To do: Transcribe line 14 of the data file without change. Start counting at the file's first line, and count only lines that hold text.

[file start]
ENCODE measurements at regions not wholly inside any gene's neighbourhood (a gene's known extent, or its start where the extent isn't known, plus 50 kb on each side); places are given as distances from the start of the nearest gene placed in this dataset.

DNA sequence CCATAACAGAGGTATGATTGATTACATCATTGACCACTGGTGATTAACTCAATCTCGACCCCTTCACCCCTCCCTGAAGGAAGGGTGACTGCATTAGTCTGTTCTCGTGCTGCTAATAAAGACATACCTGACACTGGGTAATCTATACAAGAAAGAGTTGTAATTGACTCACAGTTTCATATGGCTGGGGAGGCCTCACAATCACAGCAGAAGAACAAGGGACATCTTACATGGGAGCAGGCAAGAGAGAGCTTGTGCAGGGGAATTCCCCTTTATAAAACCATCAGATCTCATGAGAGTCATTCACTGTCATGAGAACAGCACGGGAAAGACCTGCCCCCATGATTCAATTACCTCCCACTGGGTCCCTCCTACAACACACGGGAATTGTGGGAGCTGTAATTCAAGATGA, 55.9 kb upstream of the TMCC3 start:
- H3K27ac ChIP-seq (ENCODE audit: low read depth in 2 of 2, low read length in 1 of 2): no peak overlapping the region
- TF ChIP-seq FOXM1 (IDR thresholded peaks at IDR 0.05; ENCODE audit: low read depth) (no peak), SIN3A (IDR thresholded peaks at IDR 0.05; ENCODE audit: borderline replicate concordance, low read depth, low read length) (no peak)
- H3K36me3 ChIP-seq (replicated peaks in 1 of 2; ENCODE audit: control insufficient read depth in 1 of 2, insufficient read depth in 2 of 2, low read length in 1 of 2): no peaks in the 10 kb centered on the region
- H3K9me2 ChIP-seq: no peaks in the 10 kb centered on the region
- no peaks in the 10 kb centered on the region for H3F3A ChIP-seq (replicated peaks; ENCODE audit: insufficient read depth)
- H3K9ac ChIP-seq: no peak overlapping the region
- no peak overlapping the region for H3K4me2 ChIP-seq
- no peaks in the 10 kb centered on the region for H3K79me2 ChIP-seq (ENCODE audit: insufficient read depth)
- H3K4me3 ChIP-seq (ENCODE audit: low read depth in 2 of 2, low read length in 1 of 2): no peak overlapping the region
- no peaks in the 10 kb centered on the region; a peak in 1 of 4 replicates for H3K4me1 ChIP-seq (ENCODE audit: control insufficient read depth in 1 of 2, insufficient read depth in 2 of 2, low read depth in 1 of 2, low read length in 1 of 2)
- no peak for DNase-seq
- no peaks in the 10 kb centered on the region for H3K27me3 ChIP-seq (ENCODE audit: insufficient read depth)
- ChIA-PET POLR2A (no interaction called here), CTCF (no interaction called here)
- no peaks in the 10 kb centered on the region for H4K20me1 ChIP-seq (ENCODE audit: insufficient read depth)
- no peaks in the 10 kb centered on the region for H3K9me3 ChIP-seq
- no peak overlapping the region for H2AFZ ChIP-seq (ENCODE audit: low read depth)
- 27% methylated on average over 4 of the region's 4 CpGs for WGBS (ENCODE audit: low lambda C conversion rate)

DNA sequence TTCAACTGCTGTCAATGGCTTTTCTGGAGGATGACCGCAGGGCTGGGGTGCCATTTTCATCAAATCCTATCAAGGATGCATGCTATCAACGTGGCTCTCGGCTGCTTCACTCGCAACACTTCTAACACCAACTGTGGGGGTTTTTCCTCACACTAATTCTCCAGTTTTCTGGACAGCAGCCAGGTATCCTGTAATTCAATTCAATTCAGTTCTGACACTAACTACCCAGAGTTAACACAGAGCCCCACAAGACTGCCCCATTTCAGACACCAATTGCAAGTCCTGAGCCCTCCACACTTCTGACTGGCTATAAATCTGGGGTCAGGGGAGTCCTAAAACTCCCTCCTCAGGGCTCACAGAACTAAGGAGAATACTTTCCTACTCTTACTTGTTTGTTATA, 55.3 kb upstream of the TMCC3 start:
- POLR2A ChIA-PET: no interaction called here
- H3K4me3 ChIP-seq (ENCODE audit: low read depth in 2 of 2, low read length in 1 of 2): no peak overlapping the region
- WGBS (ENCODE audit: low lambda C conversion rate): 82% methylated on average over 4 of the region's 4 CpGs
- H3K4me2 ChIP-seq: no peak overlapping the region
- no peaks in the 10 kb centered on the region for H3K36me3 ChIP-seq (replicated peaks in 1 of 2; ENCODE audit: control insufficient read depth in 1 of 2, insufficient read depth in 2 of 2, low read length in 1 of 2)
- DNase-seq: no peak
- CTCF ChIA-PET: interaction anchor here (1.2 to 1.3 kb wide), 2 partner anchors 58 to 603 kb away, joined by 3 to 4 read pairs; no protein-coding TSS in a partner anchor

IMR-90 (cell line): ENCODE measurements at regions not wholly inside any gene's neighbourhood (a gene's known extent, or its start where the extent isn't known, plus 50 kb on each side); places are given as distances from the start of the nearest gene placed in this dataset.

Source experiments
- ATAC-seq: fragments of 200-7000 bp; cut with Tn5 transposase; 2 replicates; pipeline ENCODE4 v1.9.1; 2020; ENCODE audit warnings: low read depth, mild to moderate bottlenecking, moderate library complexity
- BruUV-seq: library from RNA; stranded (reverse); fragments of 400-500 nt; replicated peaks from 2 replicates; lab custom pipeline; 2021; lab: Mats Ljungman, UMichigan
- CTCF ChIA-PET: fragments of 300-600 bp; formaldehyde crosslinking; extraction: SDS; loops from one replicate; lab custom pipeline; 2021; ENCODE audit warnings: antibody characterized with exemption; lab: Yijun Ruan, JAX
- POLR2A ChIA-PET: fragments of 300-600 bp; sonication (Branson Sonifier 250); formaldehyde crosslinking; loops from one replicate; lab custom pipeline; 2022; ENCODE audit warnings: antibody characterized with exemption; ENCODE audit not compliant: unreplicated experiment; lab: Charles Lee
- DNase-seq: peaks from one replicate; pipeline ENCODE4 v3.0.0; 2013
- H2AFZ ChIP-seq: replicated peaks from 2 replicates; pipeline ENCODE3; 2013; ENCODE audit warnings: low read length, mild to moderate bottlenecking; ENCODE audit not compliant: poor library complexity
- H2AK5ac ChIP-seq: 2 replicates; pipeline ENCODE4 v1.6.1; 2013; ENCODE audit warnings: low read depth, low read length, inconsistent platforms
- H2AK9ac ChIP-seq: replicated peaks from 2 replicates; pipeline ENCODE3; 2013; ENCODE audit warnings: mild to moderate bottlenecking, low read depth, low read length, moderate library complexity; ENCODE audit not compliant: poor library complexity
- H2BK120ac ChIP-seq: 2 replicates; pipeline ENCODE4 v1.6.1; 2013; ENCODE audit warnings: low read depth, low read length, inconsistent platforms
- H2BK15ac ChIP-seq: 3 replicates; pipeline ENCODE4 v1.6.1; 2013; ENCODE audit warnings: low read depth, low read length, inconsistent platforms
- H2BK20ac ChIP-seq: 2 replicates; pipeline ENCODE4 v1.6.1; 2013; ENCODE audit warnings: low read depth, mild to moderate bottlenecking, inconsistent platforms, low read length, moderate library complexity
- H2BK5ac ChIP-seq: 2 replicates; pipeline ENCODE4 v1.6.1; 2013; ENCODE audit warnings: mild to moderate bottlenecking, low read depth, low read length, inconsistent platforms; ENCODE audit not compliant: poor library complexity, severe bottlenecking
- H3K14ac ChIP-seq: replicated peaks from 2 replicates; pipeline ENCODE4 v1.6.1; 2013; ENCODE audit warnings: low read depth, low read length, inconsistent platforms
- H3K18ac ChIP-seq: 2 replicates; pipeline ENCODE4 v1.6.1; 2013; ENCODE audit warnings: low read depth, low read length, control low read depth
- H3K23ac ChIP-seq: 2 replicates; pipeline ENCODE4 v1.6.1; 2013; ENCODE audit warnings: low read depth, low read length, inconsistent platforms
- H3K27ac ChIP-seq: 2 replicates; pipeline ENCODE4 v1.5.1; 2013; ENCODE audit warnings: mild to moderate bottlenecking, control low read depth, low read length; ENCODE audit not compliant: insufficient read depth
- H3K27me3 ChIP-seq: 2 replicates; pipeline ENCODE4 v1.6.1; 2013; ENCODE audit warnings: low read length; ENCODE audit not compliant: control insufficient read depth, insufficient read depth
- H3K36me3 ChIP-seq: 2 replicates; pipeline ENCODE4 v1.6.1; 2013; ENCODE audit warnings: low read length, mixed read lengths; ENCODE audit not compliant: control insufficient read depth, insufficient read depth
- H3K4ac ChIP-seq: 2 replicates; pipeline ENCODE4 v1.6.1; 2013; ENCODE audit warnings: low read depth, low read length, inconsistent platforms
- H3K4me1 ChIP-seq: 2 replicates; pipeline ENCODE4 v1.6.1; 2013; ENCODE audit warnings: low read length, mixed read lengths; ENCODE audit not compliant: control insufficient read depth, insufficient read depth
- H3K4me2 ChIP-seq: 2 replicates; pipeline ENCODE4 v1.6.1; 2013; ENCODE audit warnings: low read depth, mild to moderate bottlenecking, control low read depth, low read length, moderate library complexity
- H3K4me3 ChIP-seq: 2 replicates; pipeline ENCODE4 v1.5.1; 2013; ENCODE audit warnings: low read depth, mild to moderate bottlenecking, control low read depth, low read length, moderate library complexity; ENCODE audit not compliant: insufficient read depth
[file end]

- no peaks in the 10 kb centered on the region for H3K27me3 ChIP-seq (ENCODE audit: insufficient read depth)